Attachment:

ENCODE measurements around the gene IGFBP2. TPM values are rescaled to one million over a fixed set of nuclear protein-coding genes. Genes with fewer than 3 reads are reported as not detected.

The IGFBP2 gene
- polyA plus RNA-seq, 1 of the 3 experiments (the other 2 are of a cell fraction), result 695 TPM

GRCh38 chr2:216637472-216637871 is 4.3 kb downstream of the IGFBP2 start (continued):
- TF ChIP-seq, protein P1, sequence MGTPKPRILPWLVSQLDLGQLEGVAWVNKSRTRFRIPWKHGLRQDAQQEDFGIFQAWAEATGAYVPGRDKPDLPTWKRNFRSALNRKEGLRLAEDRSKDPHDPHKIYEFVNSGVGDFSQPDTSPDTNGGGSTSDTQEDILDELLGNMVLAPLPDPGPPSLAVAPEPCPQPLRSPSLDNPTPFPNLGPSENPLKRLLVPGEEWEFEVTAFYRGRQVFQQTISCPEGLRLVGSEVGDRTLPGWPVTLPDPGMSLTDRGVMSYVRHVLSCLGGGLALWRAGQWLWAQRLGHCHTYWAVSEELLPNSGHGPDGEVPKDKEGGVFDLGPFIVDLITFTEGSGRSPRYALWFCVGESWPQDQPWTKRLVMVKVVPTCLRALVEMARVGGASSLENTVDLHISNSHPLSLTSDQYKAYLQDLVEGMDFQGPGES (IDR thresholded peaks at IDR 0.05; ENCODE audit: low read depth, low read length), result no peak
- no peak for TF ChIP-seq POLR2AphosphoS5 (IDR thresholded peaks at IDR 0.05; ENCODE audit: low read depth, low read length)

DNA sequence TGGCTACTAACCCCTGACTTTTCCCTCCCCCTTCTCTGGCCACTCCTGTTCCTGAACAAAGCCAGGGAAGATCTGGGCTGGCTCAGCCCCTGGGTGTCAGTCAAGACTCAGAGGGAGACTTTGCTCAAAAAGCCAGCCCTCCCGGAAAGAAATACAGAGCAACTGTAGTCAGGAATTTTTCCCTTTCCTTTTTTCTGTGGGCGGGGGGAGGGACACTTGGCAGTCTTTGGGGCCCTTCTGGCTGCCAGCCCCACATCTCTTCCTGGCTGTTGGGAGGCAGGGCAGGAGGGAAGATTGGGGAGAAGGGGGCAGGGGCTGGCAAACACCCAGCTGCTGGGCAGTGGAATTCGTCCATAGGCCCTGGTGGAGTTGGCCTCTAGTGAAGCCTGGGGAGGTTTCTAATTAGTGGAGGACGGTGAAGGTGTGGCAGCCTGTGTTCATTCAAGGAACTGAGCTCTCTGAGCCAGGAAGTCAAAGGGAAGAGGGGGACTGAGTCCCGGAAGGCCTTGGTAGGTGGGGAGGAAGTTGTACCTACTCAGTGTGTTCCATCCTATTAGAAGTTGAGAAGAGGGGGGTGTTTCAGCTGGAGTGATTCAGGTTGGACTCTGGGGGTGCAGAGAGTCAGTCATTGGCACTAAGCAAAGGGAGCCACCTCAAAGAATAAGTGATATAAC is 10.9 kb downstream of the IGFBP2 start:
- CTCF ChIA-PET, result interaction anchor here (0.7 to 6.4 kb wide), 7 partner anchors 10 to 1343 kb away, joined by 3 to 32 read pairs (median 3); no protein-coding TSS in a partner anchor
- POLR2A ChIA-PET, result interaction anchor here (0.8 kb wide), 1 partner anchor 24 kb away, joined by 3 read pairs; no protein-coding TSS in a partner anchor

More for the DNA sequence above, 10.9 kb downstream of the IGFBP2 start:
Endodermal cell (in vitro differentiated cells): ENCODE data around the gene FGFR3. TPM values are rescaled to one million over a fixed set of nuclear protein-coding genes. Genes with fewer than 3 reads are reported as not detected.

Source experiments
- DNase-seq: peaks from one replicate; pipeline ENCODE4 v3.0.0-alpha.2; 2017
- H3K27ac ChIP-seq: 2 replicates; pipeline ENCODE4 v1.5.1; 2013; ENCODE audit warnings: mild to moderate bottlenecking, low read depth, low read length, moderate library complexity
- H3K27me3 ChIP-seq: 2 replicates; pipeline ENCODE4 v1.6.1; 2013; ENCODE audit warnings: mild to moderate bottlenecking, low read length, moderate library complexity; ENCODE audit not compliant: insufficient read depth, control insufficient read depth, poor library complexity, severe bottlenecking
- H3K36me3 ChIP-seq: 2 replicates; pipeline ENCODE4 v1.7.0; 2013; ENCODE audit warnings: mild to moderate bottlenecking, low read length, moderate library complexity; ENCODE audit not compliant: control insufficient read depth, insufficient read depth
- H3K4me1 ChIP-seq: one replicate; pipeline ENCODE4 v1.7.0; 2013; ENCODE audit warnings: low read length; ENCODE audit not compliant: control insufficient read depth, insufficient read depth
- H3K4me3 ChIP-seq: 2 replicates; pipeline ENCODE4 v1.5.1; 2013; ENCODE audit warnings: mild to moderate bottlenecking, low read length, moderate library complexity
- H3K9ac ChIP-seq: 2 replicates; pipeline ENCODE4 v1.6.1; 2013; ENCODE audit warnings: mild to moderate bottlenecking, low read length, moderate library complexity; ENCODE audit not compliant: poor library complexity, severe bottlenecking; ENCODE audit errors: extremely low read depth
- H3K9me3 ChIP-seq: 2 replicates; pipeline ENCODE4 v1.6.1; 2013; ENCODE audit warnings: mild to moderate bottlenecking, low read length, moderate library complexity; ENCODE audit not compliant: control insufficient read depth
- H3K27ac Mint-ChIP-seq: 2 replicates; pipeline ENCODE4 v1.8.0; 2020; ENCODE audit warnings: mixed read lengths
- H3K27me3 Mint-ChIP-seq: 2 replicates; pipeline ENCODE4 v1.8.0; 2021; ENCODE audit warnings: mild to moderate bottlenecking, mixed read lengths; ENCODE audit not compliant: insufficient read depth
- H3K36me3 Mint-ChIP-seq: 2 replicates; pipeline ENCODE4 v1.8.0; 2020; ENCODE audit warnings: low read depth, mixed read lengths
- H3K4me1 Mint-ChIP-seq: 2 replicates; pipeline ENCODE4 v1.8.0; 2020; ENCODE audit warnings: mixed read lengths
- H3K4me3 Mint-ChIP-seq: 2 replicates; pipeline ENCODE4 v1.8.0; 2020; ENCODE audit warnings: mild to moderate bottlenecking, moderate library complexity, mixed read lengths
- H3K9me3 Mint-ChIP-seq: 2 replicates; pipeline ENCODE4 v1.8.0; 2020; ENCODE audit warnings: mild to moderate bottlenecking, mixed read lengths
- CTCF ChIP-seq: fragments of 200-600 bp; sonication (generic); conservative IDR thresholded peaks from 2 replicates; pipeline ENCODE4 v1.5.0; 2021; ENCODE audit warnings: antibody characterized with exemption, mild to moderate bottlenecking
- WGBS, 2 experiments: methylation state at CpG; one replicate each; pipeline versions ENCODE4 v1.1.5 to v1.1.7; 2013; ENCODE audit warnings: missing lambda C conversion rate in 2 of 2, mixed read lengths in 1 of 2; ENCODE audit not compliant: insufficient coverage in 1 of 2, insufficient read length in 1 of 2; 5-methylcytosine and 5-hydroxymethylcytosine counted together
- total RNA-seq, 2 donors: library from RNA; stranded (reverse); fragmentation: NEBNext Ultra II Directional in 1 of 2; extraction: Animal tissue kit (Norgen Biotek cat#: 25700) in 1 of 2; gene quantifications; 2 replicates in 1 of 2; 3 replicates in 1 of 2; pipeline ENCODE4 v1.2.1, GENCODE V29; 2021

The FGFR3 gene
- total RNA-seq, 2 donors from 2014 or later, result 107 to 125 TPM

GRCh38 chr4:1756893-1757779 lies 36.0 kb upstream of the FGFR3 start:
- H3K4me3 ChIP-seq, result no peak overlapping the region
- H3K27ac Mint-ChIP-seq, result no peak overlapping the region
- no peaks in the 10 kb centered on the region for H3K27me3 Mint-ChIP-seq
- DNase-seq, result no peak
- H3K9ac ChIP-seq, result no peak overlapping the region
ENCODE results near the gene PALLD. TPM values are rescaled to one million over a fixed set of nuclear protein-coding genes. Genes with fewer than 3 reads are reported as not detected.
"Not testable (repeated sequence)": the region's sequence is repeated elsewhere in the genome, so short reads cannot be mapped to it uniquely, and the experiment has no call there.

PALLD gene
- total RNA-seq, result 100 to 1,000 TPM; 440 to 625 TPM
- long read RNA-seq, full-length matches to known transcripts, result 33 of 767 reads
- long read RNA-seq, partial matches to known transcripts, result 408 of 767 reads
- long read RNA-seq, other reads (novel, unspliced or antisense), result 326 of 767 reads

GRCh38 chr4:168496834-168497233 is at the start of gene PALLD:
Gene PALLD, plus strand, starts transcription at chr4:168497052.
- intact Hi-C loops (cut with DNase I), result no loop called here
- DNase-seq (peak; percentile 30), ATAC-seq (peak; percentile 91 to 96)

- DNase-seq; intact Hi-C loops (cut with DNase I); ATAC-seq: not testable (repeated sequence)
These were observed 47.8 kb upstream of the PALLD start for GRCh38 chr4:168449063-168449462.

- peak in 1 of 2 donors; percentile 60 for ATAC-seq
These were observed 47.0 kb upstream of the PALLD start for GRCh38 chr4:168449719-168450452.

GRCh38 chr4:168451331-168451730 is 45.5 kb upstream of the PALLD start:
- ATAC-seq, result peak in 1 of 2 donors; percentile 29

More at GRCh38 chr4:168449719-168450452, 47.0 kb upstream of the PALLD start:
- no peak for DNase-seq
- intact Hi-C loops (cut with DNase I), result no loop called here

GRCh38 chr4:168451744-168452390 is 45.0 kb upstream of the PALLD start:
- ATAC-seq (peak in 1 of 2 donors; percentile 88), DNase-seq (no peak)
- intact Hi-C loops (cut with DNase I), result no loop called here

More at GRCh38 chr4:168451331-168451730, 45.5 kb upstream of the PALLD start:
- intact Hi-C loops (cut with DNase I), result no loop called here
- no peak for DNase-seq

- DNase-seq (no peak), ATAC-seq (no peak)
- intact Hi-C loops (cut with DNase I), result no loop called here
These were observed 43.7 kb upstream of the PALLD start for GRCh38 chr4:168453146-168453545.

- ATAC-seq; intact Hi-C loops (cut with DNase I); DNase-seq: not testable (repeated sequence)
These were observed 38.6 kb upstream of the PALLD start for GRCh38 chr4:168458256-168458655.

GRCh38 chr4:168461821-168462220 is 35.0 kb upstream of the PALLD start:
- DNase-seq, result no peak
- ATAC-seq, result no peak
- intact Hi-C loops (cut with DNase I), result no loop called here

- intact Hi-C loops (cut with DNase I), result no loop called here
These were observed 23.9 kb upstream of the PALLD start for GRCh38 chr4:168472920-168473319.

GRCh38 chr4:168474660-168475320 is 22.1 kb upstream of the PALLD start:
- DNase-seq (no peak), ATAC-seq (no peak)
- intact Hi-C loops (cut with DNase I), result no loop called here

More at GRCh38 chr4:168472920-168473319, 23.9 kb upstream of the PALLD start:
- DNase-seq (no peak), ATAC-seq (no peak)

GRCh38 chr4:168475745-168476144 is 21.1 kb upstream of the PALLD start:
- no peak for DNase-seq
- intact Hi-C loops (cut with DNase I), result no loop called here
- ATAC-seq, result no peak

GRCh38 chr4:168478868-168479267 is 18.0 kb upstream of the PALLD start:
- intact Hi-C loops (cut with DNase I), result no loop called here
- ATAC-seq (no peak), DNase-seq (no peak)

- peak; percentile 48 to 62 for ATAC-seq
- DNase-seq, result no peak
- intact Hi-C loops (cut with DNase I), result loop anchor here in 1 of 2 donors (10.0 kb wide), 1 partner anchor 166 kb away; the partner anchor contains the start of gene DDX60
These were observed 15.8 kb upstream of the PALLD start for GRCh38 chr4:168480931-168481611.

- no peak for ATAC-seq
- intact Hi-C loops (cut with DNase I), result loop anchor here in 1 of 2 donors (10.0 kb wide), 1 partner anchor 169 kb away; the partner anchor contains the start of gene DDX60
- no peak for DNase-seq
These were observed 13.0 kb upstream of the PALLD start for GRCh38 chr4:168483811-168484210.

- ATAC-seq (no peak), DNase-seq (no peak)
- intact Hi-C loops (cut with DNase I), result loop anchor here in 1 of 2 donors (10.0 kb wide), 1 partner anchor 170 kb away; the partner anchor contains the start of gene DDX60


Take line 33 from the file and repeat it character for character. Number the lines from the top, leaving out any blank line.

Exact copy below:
- H3K4me3 ChIP-seq, result no peak overlapping the region